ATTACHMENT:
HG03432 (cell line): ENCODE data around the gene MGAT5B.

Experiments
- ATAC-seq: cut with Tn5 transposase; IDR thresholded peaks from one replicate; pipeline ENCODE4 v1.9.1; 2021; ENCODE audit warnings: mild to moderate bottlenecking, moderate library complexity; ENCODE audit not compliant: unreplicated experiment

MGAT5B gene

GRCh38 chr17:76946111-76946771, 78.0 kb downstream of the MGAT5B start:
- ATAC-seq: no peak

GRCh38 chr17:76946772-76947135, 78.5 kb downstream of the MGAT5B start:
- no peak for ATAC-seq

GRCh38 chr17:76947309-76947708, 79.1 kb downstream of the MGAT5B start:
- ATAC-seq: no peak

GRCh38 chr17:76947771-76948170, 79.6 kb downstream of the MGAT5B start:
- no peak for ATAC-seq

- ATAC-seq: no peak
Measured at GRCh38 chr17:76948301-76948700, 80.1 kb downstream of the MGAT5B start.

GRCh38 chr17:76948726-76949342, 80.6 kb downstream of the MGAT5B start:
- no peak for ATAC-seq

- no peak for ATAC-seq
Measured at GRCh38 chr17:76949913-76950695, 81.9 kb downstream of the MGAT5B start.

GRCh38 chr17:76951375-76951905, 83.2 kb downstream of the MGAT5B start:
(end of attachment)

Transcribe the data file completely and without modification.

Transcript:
HG03432 (cell line): ENCODE data around the gene MGAT5B.

Experiments
- ATAC-seq: cut with Tn5 transposase; IDR thresholded peaks from one replicate; pipeline ENCODE4 v1.9.1; 2021; ENCODE audit warnings: mild to moderate bottlenecking, moderate library complexity; ENCODE audit not compliant: unreplicated experiment

MGAT5B gene

GRCh38 chr17:76946111-76946771, 78.0 kb downstream of the MGAT5B start:
- ATAC-seq: no peak

GRCh38 chr17:76946772-76947135, 78.5 kb downstream of the MGAT5B start:
- no peak for ATAC-seq

GRCh38 chr17:76947309-76947708, 79.1 kb downstream of the MGAT5B start:
- ATAC-seq: no peak

GRCh38 chr17:76947771-76948170, 79.6 kb downstream of the MGAT5B start:
- no peak for ATAC-seq

- ATAC-seq: no peak
Measured at GRCh38 chr17:76948301-76948700, 80.1 kb downstream of the MGAT5B start.

GRCh38 chr17:76948726-76949342, 80.6 kb downstream of the MGAT5B start:
- no peak for ATAC-seq

- no peak for ATAC-seq
Measured at GRCh38 chr17:76949913-76950695, 81.9 kb downstream of the MGAT5B start.

GRCh38 chr17:76951375-76951905, 83.2 kb downstream of the MGAT5B start: